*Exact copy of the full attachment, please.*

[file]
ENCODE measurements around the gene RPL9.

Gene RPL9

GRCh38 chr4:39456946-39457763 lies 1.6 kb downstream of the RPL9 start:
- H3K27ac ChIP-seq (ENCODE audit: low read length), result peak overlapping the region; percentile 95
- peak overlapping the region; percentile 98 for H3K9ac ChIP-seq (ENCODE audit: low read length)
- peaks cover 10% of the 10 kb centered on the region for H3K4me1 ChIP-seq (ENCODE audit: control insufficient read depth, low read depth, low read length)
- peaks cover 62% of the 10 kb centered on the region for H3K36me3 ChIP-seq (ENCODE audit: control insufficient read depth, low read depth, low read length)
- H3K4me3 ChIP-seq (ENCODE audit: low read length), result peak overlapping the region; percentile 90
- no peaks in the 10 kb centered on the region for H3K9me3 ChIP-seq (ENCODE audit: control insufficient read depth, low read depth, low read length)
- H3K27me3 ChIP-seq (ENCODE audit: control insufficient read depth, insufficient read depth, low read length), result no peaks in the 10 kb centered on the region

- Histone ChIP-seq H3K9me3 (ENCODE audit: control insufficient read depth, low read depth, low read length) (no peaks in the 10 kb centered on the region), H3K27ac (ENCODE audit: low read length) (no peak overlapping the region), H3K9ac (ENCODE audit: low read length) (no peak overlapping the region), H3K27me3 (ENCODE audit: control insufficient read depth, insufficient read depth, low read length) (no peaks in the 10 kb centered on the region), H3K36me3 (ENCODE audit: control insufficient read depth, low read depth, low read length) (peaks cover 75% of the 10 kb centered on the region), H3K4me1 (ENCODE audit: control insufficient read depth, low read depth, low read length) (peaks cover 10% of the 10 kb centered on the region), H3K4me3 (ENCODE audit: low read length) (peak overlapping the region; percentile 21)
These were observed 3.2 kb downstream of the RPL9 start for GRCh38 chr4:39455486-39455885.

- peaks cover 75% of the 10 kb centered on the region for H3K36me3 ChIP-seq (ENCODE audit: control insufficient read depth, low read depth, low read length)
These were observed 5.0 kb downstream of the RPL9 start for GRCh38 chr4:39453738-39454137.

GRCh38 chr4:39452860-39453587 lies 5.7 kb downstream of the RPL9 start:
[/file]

ENCODE measurements around the gene RPL9.

Gene RPL9

GRCh38 chr4:39456946-39457763 lies 1.6 kb downstream of the RPL9 start:
- H3K27ac ChIP-seq (ENCODE audit: low read length), result peak overlapping the region; percentile 95
- peak overlapping the region; percentile 98 for H3K9ac ChIP-seq (ENCODE audit: low read length)
- peaks cover 10% of the 10 kb centered on the region for H3K4me1 ChIP-seq (ENCODE audit: control insufficient read depth, low read depth, low read length)
- peaks cover 62% of the 10 kb centered on the region for H3K36me3 ChIP-seq (ENCODE audit: control insufficient read depth, low read depth, low read length)
- H3K4me3 ChIP-seq (ENCODE audit: low read length), result peak overlapping the region; percentile 90
- no peaks in the 10 kb centered on the region for H3K9me3 ChIP-seq (ENCODE audit: control insufficient read depth, low read depth, low read length)
- H3K27me3 ChIP-seq (ENCODE audit: control insufficient read depth, insufficient read depth, low read length), result no peaks in the 10 kb centered on the region

- Histone ChIP-seq H3K9me3 (ENCODE audit: control insufficient read depth, low read depth, low read length) (no peaks in the 10 kb centered on the region), H3K27ac (ENCODE audit: low read length) (no peak overlapping the region), H3K9ac (ENCODE audit: low read length) (no peak overlapping the region), H3K27me3 (ENCODE audit: control insufficient read depth, insufficient read depth, low read length) (no peaks in the 10 kb centered on the region), H3K36me3 (ENCODE audit: control insufficient read depth, low read depth, low read length) (peaks cover 75% of the 10 kb centered on the region), H3K4me1 (ENCODE audit: control insufficient read depth, low read depth, low read length) (peaks cover 10% of the 10 kb centered on the region), H3K4me3 (ENCODE audit: low read length) (peak overlapping the region; percentile 21)
These were observed 3.2 kb downstream of the RPL9 start for GRCh38 chr4:39455486-39455885.

- peaks cover 75% of the 10 kb centered on the region for H3K36me3 ChIP-seq (ENCODE audit: control insufficient read depth, low read depth, low read length)
These were observed 5.0 kb downstream of the RPL9 start for GRCh38 chr4:39453738-39454137.

GRCh38 chr4:39452860-39453587 lies 5.7 kb downstream of the RPL9 start: